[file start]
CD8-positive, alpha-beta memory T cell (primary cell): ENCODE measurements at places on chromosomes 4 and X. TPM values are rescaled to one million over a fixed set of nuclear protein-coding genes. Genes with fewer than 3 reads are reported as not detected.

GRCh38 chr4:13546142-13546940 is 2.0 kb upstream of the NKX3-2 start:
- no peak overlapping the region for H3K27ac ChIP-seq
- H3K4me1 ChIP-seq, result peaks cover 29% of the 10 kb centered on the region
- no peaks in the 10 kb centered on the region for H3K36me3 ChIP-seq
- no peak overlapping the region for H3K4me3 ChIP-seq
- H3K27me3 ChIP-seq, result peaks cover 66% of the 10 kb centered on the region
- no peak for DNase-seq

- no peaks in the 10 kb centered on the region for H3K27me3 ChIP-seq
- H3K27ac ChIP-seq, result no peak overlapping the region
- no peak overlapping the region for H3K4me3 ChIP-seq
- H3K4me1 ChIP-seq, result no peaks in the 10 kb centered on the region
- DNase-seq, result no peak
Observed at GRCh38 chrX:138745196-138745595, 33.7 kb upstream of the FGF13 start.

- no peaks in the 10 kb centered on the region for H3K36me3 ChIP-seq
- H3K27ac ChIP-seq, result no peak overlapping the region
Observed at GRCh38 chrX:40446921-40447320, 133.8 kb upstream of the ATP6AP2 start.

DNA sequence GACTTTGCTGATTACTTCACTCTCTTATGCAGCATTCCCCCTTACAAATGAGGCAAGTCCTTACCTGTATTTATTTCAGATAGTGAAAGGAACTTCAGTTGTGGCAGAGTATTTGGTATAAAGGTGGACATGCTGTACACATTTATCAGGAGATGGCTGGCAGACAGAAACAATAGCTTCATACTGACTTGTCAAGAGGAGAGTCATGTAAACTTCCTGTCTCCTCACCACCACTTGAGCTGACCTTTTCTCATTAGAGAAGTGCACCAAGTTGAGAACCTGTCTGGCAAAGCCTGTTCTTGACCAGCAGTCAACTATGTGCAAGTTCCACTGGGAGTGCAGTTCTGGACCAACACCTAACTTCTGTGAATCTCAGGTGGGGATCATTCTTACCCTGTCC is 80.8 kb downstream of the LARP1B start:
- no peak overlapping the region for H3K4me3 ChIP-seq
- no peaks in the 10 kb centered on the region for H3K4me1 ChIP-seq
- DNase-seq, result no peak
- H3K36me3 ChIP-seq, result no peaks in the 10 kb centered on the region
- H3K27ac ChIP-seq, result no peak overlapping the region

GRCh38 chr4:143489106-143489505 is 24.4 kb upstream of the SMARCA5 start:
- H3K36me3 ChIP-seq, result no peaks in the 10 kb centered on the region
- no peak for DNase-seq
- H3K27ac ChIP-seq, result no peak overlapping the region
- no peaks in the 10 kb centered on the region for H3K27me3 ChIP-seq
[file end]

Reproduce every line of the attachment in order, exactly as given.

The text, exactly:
CD8-positive, alpha-beta memory T cell (primary cell): ENCODE measurements at places on chromosomes 4 and X. TPM values are rescaled to one million over a fixed set of nuclear protein-coding genes. Genes with fewer than 3 reads are reported as not detected.

GRCh38 chr4:13546142-13546940 is 2.0 kb upstream of the NKX3-2 start:
- no peak overlapping the region for H3K27ac ChIP-seq
- H3K4me1 ChIP-seq, result peaks cover 29% of the 10 kb centered on the region
- no peaks in the 10 kb centered on the region for H3K36me3 ChIP-seq
- no peak overlapping the region for H3K4me3 ChIP-seq
- H3K27me3 ChIP-seq, result peaks cover 66% of the 10 kb centered on the region
- no peak for DNase-seq

- no peaks in the 10 kb centered on the region for H3K27me3 ChIP-seq
- H3K27ac ChIP-seq, result no peak overlapping the region
- no peak overlapping the region for H3K4me3 ChIP-seq
- H3K4me1 ChIP-seq, result no peaks in the 10 kb centered on the region
- DNase-seq, result no peak
Observed at GRCh38 chrX:138745196-138745595, 33.7 kb upstream of the FGF13 start.

- no peaks in the 10 kb centered on the region for H3K36me3 ChIP-seq
- H3K27ac ChIP-seq, result no peak overlapping the region
Observed at GRCh38 chrX:40446921-40447320, 133.8 kb upstream of the ATP6AP2 start.

DNA sequence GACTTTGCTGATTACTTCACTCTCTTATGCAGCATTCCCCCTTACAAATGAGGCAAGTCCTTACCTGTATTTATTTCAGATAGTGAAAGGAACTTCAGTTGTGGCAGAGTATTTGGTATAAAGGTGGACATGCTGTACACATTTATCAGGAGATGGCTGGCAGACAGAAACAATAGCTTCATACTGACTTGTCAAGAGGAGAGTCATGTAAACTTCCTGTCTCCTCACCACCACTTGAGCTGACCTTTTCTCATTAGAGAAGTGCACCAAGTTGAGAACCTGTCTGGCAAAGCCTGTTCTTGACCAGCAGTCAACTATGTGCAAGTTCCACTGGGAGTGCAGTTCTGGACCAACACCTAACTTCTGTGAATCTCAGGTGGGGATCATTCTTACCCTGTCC is 80.8 kb downstream of the LARP1B start:
- no peak overlapping the region for H3K4me3 ChIP-seq
- no peaks in the 10 kb centered on the region for H3K4me1 ChIP-seq
- DNase-seq, result no peak
- H3K36me3 ChIP-seq, result no peaks in the 10 kb centered on the region
- H3K27ac ChIP-seq, result no peak overlapping the region

GRCh38 chr4:143489106-143489505 is 24.4 kb upstream of the SMARCA5 start:
- H3K36me3 ChIP-seq, result no peaks in the 10 kb centered on the region
- no peak for DNase-seq
- H3K27ac ChIP-seq, result no peak overlapping the region
- no peaks in the 10 kb centered on the region for H3K27me3 ChIP-seq